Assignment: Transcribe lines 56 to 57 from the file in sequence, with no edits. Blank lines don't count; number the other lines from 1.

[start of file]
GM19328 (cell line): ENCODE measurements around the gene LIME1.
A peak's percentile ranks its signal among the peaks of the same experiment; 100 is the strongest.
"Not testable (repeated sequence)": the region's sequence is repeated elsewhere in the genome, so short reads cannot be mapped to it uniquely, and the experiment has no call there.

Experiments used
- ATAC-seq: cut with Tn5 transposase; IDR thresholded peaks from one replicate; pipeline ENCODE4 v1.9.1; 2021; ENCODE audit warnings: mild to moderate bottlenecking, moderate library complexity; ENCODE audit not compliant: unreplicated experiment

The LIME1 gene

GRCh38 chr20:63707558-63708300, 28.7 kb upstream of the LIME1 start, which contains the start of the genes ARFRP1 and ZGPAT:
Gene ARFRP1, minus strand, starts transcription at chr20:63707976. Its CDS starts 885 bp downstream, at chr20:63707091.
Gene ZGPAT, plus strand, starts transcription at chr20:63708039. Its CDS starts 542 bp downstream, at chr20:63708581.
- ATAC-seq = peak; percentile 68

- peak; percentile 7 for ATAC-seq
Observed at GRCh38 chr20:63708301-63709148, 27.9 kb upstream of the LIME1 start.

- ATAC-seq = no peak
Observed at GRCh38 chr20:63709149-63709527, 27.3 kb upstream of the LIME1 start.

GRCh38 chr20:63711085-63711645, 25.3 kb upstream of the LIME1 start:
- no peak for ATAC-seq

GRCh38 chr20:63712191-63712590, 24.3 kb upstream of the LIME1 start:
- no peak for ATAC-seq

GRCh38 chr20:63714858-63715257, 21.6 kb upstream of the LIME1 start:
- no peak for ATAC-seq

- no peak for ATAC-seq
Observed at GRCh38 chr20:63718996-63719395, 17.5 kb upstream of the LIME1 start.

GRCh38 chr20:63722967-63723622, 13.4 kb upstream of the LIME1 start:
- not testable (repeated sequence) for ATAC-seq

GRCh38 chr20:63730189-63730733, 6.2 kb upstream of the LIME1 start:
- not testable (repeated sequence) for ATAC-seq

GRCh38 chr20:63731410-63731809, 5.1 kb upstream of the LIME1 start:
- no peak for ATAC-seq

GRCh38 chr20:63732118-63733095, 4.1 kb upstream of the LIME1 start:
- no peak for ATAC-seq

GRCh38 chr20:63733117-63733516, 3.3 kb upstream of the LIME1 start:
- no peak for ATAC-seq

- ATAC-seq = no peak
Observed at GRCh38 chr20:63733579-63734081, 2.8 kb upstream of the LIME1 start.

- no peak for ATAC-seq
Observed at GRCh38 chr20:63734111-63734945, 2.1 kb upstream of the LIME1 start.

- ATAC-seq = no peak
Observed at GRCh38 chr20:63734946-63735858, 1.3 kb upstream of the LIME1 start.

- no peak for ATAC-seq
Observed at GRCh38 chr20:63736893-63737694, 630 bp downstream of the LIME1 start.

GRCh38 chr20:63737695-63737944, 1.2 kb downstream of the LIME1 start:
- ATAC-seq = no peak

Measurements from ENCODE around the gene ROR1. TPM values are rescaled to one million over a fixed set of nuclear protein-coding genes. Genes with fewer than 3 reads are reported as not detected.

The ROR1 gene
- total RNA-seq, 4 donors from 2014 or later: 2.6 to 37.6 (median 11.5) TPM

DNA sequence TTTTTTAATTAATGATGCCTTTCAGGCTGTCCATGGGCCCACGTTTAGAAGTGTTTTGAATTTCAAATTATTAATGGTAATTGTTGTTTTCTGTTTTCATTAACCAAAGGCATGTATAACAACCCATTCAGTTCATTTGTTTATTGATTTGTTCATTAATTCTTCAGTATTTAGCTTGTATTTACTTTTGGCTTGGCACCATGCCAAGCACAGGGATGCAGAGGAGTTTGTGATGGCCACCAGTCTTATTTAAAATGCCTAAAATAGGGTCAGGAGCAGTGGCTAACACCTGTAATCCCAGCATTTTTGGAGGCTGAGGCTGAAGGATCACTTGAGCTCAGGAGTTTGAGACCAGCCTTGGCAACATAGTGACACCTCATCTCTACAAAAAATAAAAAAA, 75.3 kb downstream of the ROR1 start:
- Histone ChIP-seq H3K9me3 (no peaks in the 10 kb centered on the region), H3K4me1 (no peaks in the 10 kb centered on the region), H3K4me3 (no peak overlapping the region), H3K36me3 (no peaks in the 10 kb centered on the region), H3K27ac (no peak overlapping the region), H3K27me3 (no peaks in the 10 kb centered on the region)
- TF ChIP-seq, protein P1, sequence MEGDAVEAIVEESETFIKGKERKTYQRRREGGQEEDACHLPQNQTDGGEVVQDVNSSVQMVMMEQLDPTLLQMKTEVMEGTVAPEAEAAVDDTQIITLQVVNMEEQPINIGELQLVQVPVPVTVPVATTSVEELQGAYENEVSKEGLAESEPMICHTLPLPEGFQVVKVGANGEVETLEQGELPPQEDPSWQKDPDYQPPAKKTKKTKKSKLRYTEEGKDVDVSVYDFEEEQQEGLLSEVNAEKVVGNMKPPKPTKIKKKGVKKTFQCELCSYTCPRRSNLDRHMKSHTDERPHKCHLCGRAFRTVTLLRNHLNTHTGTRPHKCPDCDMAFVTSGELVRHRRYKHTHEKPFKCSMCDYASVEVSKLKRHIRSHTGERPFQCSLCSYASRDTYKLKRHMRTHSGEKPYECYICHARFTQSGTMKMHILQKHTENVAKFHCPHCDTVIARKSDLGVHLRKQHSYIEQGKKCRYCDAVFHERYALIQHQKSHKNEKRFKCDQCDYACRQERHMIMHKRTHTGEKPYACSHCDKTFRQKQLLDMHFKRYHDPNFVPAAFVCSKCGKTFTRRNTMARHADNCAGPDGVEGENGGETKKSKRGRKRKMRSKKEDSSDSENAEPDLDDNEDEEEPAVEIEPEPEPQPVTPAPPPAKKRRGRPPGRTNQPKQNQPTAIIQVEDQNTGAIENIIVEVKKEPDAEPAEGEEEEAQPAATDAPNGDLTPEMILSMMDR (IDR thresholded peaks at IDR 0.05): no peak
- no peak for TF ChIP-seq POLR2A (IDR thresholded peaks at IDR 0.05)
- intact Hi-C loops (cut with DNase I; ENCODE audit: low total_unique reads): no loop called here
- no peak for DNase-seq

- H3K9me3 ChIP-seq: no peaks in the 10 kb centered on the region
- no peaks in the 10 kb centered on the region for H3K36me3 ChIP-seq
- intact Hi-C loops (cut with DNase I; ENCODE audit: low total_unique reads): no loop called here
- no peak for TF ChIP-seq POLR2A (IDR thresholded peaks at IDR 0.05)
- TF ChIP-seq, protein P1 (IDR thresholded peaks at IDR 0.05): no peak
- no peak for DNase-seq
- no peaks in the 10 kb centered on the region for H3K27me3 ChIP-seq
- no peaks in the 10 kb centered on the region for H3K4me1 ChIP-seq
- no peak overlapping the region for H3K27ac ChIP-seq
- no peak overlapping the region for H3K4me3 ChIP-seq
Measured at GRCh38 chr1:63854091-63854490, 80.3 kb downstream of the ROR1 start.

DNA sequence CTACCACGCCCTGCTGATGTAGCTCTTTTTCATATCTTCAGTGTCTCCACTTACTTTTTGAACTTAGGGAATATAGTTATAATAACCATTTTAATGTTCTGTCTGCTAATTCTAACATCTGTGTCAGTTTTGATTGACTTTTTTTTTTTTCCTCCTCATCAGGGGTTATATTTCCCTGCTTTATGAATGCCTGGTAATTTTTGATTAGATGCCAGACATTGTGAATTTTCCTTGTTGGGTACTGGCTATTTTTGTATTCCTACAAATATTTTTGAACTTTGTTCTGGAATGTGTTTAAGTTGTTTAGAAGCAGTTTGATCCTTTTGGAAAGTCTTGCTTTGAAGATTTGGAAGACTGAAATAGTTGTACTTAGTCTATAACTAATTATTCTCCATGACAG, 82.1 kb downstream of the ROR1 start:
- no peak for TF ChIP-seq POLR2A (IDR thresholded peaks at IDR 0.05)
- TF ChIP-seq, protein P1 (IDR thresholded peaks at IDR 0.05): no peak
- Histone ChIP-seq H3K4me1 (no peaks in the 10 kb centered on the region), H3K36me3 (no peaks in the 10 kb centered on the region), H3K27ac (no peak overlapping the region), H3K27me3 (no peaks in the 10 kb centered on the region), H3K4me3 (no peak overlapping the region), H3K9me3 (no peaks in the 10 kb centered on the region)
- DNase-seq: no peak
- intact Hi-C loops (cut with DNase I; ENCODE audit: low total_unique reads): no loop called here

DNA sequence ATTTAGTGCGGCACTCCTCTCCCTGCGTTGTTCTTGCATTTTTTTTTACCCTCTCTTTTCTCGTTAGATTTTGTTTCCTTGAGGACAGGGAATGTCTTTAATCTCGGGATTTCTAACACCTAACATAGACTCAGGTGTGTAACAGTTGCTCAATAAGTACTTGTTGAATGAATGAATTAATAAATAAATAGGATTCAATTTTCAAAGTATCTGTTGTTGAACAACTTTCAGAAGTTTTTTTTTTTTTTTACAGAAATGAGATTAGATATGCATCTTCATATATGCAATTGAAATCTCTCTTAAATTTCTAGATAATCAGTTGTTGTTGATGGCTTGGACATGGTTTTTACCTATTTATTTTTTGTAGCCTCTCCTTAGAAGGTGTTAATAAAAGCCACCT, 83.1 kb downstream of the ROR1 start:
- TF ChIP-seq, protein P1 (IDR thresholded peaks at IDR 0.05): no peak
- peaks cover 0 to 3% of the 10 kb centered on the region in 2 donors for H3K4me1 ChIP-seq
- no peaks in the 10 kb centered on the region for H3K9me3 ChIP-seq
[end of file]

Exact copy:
- TF ChIP-seq, protein P1 (IDR thresholded peaks at IDR 0.05): no peak
- no peak for DNase-seq